Arrayed round the mouth of a Giant Cuttlefish are its eight arms.
An octopus’ arms wander and explore, taste the world, feel their way about. Giant cuttlefish arms are not as dextrous and active. Sometimes, as a recent paper discusses, a cuttlefish’s arms will be carefully placed for camouflage. But at least with Giant Cuttlefish, a lot of what they do with their arms seems to be display, gesture; they impose their arms on the vision of animals around them.
On first encounter sometimes the arms rise into horns.
When the cuttlefish really means it, the arms are organized into layers. The inner ones are held up and the outer arms splayed out and down, like shovels or sleds. The effect produced can be like a huge pair of jaws.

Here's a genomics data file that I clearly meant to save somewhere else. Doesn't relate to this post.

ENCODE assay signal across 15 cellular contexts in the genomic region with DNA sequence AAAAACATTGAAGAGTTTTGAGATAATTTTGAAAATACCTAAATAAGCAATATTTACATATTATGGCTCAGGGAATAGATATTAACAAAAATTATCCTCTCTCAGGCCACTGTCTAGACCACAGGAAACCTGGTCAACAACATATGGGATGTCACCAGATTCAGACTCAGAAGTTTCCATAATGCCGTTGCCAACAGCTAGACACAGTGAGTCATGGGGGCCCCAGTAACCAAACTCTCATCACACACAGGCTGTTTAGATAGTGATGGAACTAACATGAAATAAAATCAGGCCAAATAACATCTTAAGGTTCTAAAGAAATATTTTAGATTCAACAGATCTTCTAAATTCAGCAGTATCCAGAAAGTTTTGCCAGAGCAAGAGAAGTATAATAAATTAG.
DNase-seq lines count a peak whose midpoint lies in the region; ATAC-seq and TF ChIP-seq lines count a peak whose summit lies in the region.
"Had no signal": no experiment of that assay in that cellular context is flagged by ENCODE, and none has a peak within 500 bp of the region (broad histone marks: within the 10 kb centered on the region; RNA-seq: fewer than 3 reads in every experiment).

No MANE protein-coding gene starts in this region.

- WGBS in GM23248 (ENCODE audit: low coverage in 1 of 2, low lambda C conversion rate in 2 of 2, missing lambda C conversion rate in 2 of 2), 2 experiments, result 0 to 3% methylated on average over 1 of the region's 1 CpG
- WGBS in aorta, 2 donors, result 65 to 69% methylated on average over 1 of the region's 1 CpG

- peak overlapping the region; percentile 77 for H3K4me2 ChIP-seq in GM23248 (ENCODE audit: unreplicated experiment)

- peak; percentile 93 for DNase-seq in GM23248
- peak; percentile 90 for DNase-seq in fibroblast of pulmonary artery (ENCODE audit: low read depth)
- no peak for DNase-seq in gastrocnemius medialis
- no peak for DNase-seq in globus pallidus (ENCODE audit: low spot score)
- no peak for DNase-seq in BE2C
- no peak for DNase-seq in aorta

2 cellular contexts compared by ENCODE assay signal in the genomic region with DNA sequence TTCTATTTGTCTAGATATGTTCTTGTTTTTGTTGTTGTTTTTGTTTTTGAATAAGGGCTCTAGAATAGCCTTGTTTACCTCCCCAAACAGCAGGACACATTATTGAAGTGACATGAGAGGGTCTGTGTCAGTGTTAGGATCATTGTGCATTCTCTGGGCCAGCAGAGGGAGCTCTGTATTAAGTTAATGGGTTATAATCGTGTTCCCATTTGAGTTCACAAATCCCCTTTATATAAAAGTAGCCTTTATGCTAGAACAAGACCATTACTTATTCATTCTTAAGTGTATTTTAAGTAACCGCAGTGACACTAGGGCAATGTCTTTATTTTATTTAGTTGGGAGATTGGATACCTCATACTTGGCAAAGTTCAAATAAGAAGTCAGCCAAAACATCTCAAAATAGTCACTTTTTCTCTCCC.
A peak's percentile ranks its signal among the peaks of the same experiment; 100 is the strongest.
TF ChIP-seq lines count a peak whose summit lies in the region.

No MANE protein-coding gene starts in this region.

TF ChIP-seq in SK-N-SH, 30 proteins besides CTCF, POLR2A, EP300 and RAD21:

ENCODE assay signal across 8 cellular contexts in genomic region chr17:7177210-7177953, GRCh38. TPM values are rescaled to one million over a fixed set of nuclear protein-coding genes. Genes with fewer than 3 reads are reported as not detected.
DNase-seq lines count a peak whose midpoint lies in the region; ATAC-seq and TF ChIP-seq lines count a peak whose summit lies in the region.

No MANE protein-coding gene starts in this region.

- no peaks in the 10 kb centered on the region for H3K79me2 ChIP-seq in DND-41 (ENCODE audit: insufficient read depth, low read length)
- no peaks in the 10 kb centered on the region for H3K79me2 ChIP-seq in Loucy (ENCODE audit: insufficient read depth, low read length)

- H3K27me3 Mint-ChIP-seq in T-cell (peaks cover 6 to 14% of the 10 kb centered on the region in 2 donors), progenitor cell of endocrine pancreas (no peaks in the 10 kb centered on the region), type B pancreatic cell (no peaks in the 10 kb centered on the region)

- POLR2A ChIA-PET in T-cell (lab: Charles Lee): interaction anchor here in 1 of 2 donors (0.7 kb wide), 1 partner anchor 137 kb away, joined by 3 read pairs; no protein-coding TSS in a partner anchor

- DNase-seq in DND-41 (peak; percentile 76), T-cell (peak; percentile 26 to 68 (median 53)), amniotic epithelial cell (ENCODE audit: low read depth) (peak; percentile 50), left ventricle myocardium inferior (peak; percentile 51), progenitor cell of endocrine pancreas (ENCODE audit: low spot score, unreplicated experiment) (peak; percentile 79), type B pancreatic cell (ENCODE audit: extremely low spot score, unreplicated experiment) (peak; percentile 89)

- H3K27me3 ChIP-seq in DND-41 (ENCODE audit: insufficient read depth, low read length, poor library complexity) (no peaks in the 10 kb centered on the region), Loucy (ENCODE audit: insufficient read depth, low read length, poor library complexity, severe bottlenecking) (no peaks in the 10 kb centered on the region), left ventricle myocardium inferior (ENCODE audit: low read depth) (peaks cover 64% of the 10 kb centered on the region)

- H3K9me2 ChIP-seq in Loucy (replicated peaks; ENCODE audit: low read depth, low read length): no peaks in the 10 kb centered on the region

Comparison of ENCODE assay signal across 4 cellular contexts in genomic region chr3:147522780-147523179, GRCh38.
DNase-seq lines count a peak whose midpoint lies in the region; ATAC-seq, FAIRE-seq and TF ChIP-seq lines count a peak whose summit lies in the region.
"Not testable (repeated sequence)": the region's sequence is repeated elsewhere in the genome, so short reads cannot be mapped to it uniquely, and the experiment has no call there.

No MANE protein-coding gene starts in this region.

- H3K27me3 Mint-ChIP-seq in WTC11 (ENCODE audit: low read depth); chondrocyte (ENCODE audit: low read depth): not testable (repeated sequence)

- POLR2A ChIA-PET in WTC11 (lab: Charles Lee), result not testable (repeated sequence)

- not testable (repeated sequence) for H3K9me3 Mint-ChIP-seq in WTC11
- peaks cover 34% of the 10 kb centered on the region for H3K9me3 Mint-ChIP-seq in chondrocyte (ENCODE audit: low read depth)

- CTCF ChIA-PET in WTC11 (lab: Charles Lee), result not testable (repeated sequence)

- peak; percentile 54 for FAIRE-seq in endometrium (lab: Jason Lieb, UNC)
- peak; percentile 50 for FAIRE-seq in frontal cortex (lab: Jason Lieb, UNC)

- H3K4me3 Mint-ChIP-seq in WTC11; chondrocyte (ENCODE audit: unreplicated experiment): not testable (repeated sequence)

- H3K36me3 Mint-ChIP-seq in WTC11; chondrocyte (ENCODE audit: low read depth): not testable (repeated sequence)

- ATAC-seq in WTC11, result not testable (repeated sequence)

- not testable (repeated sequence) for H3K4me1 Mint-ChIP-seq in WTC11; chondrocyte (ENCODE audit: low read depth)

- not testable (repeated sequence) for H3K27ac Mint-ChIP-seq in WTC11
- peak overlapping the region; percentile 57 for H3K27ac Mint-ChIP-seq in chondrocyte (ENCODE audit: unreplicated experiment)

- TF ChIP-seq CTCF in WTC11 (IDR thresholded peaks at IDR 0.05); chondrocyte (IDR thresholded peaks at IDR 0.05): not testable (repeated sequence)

In other poses, like the one at the top, they remind me of the chimeric aurochs of Beasts of the Southern Wild.
A few times I’ve seen a cuttlefish hold elaborate shapes for a long periods after the context of a display has passed. The cuttlefish has been under a ledge and a big fish poking around has sent it into a display, with arms everywhere and blasts of color. Then when everything was quiet again, the arms settled into a shape derived from the display, and were held still. The result is a sculpture of arms, fixed in the water.
These positions can be held for a long time – half an hour or more. Because I’m there watching, I wonder of course whether they are a response to me. But they’re not apparently affected by whether I am closer or further away, and don’t seem to be directed at anything at all. Sometimes I leave the area and come back slowly, and find the arms might have shifted a little but are still there.